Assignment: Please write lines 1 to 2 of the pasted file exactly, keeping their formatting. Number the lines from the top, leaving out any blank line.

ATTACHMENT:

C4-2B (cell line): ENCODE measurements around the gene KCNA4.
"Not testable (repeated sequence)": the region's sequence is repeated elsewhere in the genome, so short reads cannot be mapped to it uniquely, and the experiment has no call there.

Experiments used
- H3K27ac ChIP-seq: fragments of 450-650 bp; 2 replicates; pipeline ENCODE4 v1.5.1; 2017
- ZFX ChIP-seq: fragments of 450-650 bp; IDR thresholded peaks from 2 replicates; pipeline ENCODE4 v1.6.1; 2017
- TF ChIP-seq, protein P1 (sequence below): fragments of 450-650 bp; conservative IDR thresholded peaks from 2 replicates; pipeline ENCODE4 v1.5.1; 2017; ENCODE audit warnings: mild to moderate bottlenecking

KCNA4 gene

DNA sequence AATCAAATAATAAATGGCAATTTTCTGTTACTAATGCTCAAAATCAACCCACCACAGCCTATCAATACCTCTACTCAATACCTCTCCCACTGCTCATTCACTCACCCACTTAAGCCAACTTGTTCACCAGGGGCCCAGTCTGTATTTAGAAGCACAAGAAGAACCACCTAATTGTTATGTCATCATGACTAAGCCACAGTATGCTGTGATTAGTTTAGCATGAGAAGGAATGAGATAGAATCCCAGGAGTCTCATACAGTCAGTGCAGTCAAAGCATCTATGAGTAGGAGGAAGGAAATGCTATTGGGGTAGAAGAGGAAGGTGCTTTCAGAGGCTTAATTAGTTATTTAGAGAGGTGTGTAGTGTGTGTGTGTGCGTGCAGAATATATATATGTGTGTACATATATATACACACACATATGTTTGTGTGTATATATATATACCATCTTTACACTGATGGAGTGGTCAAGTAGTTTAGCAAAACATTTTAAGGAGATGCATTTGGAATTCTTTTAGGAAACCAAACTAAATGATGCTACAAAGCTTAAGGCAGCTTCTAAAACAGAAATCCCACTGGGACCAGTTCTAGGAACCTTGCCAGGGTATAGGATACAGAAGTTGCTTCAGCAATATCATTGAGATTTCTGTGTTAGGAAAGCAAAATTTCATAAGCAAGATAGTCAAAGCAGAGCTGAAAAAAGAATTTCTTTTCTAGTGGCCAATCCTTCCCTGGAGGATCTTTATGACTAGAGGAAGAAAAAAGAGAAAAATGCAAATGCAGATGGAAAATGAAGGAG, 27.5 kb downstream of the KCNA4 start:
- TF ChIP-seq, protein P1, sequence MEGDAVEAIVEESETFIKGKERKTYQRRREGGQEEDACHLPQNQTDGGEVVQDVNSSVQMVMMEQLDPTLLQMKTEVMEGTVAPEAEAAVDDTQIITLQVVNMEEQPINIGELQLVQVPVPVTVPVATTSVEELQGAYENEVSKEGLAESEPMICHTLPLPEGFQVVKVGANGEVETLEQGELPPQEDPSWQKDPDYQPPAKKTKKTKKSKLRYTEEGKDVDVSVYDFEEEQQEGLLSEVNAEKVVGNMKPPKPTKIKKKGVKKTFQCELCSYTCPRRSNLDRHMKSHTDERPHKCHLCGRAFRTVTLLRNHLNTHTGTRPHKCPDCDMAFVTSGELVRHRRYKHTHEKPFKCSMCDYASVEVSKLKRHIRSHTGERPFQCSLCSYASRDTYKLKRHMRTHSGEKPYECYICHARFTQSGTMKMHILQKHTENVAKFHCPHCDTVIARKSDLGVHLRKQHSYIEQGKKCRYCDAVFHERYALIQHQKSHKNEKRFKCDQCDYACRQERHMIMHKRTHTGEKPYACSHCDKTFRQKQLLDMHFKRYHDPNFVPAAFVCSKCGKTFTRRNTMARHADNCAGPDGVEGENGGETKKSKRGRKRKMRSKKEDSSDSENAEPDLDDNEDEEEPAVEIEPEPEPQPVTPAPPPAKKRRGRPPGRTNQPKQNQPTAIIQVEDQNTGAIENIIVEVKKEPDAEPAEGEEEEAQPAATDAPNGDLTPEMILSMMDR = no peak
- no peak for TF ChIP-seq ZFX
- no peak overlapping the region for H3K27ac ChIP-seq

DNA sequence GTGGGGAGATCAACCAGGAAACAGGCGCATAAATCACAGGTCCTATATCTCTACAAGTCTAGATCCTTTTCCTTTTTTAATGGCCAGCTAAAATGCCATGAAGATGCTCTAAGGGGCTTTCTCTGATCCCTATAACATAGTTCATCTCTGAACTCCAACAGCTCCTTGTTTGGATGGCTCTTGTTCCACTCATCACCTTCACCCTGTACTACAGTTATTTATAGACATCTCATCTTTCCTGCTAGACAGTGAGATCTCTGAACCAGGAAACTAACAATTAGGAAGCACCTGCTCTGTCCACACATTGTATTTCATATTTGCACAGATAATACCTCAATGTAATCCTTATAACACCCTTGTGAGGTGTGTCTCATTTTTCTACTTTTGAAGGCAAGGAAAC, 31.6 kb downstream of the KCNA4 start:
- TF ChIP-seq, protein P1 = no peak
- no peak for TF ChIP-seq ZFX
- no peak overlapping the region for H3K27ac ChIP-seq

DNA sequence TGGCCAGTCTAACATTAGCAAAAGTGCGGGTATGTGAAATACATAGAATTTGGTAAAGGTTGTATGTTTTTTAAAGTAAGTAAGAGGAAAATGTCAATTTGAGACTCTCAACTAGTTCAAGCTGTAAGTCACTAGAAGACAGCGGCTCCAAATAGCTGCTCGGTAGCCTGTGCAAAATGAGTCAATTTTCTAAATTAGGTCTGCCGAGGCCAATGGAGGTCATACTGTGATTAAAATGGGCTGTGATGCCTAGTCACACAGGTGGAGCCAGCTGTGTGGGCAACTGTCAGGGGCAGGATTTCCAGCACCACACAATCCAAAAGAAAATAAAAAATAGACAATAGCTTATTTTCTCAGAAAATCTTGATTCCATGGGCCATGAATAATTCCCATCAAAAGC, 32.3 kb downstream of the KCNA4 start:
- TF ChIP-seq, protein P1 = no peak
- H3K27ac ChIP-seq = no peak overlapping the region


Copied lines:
C4-2B (cell line): ENCODE measurements around the gene KCNA4.
"Not testable (repeated sequence)": the region's sequence is repeated elsewhere in the genome, so short reads cannot be mapped to it uniquely, and the experiment has no call there.